It’s no secret that the school year is jam-packed for teachers. Not only are they in the classroom all day, but many teachers volunteer at sporting events and extracurricular activities. Then there’s the endless stream of grading, assessments, and lesson planning. As the school year winds down once more, teachers may be looking forward to the break that summer provides. That’s why we’ve compiled some tips to help teachers maximize summer vacation.
Whether you’re ready to kick back and relax with a good book or pursue professional development, there’s no shortage of opportunities to make the most out of summer. Here are five Gs teachers can use to maximize summer vacation:
Give yourself a break!
Each year teaching is different, and the early part of summer break is a good time for recovery. Spend time with family, take time to work on a hobby, do things that aren’t work-related. Most of all, try not to feel guilty about decompressing! The old saying goes that you can’t fill from an empty cup, so refill yourself by spending time with people you care about and doing things you enjoy.
Meet up with a friend for lunch or a beach day. If it’s another teacher friend, challenge one another not to talk about school! There will be plenty of time later to discuss lessons and professional development.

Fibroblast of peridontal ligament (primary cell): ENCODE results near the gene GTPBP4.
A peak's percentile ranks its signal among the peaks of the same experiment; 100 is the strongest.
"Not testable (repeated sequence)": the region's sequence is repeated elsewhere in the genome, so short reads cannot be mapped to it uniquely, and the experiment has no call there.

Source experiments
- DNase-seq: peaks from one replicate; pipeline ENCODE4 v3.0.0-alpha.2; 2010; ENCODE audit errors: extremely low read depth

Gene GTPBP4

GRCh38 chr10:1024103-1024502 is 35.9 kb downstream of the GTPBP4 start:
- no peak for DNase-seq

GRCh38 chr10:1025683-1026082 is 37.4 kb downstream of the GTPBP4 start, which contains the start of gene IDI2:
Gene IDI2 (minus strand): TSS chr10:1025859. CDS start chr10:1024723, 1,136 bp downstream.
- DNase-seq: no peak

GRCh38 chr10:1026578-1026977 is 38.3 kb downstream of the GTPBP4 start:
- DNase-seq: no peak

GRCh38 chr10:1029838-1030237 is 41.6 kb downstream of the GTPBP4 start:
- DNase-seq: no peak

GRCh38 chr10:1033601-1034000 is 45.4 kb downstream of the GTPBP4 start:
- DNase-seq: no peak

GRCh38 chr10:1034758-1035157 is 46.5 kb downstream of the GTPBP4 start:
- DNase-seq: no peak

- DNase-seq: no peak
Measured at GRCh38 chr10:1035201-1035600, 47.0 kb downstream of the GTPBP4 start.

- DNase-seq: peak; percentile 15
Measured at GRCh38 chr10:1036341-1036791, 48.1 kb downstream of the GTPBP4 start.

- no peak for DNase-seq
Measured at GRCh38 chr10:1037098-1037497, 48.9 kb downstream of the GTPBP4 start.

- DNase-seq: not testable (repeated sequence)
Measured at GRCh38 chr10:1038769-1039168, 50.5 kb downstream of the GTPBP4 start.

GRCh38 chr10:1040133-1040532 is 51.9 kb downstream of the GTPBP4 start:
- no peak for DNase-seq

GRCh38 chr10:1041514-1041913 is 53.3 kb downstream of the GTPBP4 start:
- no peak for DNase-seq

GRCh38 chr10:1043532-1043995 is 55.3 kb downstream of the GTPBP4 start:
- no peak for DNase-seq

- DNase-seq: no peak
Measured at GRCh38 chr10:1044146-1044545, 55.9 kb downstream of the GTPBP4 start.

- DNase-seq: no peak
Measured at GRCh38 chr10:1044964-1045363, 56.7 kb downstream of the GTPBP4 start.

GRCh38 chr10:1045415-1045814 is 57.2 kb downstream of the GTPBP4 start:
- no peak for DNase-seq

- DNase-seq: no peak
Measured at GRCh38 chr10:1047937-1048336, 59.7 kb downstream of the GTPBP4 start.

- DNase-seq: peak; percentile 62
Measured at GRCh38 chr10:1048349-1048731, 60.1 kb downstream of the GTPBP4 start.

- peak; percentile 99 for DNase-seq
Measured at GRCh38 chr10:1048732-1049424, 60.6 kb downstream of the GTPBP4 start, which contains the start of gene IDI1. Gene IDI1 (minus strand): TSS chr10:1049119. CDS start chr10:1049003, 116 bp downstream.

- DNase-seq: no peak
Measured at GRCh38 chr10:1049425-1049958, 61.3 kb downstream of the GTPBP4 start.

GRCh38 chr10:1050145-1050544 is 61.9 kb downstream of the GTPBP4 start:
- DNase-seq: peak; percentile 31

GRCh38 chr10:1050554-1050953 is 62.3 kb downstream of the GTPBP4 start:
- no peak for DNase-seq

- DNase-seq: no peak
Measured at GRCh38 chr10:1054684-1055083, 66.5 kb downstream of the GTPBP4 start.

The summer can provide the much-needed time to look through ideas for new lesson plans and teaching methods. Don’t feel the need to dive headlong into anything immediately; just enjoy having the time to research and get ideas. Check out teacher blogs and Pinterest, just to start. We like: Teacher Tom and Teach123. We also like these Pinterest boards: Elementary Classroom Ideas and Math-Elementary Classroom. Also, remind yourself why you love teaching and how you got to where you are.
Summer is often the best time for teachers to do professional development. They don’t have to take time away from the classroom, they can focus, and they can really enjoy what they’re getting out of it. It’s a great opportunity to take a workshop, or consider the advantages of earning additional certifications or a master’s degree.
Local Professional Development opportunities:
- University of New Hampshire Professional Development & Training
- National Education Association of New Hampshire (NEA-NH)
Take time to reflect on what the previous year has taught you. Organize and prepare to implement what you’ve learned over the summer about new lesson plans and teaching methods you may have picked up during through professional development courses.
The warm weather sure seems brief, but by using these five tips to maximize your summer and balance professional growth with self-care, you can decompress from the previous year and prepare for the best year yet. Make it a great summer!
This blog was originally published in April 2018 and was updated to reflect emerging trends and best practices.